Six of 43 missing Mexican students were kept alive in a warehouse for days | Mexico

Six of the 43 Mexican students forcibly disappeared in 2014 were believed to have been kept alive in a warehouse for days and then handed over to the commander of the local military base who ordered their killings, the Mexican government official at the head of the Truth Commission.

Interior Undersecretary Alejandro Encinas made the revelation with little fanfare during a lengthy defense of the commission’s report, first released a week earlier. At this moment, despite declaring the disappearances a “state crime” and saying that the army watched this happen without intervening, Encinas made no mention of six students being handed over to Colonel José Rodríguez Pérez.

On Friday, Encinas pointed out that the authorities closely watched the students of the Radical Teachers College of Ayotzinapa from the time they left their campus until their abduction by local police in the town of Iguala that night. A soldier who infiltrated the school was among the abducted students, and Encinas claimed the military did not follow its own protocols in trying to rescue him.

“There is also information corroborated by 089 emergency phone calls where allegedly six of the 43 missing students were held for several days and alive in what they call the old warehouse and from there were handed over to the Colonel,” Encinas said. “Apparently the six students were alive until four days after the events and were killed and disappeared on the orders of the colonel, allegedly Colonel José Rodríguez Pérez.

The Department of Defense did not immediately respond to a request for comment on the allegations on Friday.

The truth commission report notes that the military recorded an anonymous emergency call on September 30, 2014, four days after the students were abducted. The caller said the students were being held in a large concrete warehouse in a location described as “Pueblo Viejo.” The caller proceeded to describe the location.

This entry was followed by several pages of redacted documents, but this section of the report ended with the following: “As can be seen, obvious collusion existed between agents of the Mexican state and the criminal group. Warriors United who tolerated, authorized and participated in events of violence and disappearances of students, as well as the government’s attempt to hide the truth about the events. »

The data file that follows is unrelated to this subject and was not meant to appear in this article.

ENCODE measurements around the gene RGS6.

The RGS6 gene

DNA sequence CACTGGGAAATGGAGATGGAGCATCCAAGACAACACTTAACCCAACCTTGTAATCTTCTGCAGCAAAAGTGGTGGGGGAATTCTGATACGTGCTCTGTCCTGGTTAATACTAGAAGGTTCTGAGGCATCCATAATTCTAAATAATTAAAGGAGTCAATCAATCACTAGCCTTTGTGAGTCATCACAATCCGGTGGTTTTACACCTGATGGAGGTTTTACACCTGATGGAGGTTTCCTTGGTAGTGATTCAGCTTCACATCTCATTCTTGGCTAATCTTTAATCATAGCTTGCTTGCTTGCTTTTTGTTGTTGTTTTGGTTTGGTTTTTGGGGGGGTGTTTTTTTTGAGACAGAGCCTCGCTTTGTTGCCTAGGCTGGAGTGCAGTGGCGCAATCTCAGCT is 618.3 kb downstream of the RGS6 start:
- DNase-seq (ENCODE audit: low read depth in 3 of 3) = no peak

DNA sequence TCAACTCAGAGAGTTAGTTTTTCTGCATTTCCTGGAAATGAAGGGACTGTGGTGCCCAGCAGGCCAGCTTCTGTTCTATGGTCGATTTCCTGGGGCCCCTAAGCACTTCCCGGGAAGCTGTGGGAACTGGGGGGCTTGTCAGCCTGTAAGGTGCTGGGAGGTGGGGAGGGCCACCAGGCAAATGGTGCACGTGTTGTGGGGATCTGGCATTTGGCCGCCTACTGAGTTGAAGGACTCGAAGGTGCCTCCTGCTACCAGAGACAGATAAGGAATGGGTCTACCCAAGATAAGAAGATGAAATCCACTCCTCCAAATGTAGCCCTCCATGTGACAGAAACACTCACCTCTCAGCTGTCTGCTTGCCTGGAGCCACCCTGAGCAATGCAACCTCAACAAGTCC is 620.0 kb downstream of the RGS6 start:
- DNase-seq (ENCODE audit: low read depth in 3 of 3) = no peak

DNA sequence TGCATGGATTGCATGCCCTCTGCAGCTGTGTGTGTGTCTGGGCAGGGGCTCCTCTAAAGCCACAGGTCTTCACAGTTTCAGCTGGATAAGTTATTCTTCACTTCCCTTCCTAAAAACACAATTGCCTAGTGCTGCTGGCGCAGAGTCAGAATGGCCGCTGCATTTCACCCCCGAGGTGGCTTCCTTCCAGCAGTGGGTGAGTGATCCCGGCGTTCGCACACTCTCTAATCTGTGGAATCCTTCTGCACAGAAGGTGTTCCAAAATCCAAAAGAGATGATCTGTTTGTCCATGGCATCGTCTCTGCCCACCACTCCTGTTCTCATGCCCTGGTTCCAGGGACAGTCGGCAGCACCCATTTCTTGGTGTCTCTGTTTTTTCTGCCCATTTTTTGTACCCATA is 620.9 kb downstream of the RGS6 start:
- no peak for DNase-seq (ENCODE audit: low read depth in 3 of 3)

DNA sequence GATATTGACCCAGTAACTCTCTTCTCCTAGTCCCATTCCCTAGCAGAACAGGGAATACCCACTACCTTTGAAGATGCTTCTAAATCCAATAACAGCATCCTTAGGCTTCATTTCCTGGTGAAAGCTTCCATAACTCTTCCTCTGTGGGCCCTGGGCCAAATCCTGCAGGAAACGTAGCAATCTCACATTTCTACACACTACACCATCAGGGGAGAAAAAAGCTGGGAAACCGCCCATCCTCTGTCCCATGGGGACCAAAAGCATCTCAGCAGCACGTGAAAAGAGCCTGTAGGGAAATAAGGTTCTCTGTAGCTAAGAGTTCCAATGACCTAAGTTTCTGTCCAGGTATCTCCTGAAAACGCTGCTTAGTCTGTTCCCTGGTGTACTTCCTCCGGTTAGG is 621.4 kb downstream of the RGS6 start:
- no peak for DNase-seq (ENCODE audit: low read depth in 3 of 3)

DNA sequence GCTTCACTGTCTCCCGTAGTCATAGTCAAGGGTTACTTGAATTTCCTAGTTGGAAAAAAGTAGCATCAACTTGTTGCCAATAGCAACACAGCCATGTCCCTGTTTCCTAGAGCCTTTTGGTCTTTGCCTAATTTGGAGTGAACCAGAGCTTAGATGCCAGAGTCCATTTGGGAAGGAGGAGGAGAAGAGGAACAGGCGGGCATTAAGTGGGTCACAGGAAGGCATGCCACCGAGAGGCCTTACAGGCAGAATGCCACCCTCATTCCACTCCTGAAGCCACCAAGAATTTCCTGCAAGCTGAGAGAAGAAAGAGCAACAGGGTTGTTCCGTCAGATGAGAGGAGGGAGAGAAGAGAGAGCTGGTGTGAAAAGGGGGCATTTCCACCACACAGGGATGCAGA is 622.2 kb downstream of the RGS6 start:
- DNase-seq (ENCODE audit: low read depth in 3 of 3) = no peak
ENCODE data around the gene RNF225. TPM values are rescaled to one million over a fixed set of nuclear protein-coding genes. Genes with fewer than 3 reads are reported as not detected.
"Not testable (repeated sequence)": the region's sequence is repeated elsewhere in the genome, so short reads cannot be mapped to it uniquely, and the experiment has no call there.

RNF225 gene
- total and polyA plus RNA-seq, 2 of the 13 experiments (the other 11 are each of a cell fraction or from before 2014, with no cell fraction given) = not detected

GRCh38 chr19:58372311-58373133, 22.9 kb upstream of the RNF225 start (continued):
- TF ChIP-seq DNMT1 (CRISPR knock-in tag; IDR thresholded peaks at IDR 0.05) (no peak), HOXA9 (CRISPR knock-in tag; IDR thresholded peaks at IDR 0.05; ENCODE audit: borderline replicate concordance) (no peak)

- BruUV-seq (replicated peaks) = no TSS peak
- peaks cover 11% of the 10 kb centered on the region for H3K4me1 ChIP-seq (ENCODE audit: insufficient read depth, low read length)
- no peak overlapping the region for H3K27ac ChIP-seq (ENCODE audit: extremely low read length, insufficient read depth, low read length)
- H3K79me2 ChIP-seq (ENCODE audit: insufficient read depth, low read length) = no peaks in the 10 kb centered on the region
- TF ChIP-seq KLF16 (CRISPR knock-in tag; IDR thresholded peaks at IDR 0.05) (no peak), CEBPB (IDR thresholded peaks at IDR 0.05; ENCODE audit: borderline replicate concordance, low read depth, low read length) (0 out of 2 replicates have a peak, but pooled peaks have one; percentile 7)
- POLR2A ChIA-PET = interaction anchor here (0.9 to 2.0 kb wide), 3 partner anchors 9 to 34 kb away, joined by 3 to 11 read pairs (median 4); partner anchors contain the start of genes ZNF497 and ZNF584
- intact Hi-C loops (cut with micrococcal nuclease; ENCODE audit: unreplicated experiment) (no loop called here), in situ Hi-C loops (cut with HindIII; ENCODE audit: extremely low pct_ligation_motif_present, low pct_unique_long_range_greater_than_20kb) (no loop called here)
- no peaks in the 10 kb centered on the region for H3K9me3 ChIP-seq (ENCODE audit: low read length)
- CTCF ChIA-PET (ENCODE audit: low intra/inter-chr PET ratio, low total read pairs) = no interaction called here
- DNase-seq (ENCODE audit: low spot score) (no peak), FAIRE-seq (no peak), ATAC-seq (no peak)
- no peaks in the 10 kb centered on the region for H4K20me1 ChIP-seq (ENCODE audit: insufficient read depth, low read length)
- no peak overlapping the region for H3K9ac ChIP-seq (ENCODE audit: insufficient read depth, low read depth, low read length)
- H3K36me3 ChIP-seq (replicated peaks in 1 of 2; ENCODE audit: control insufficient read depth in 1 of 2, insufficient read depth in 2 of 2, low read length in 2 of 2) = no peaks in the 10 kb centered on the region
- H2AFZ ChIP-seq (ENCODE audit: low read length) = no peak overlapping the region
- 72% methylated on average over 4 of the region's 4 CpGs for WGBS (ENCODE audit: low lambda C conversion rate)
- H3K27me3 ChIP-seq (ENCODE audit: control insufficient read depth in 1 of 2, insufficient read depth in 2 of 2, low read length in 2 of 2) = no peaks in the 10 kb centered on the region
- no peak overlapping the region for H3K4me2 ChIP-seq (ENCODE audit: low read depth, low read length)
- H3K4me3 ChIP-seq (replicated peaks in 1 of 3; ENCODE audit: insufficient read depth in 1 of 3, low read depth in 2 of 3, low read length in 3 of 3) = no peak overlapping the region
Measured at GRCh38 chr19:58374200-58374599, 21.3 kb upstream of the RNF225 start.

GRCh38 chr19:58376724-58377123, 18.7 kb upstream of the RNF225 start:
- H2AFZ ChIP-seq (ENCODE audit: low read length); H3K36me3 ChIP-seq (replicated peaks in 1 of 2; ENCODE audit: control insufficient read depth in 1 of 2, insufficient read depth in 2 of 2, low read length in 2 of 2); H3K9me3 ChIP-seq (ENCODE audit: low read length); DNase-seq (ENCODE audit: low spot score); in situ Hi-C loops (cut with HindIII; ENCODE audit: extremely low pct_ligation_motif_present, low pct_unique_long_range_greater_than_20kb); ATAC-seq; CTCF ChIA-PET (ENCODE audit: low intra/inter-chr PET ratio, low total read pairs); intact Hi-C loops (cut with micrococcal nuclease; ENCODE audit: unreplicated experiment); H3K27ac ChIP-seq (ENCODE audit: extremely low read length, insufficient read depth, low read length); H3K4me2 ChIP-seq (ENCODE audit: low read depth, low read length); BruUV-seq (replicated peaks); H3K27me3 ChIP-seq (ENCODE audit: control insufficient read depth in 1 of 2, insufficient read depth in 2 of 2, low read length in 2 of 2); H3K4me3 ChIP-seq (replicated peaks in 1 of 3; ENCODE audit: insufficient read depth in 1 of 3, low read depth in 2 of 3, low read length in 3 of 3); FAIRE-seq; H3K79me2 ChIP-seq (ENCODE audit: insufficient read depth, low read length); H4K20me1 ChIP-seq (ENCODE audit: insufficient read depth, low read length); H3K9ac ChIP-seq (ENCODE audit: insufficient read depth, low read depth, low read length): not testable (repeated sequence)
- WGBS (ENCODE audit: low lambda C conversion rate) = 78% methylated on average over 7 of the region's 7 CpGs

Later, in a summary of how the commission’s report differed from the findings of the original investigation, mention is made of a colonel.

“On September 30, ‘the Colonel’ mentions that they will take care of cleaning everything up and that they have already taken care of the six students who remained alive,” the report said.

On September 26, 2014, the local police took the students off the buses they had requisitioned at Iguala. The motive remains unclear eight years later. Their bodies were never found, although burnt bone fragments were matched to three of the students.

The families of the missing students have for years been lobbying the government to investigate further into the military’s involvement.

Last week, federal agents arrested former Attorney General Jesus Murillo Karam, who oversaw the original investigation. On Wednesday, a judge ordered him to stand trial for enforced disappearance, torture and official misconduct. Prosecutors allege Murillo Karam created a false narrative about what happened to the students to quickly appear to solve the case.

Authorities also said last week that arrest warrants had been issued for 20 soldiers and army officers, five local officials, 33 local and 11 state police officers as well as 14 gang members. Neither the military nor prosecutors have specified how many of these suspects are currently in custody.

It was also not immediately clear if Rodríguez Pérez was among those wanted.

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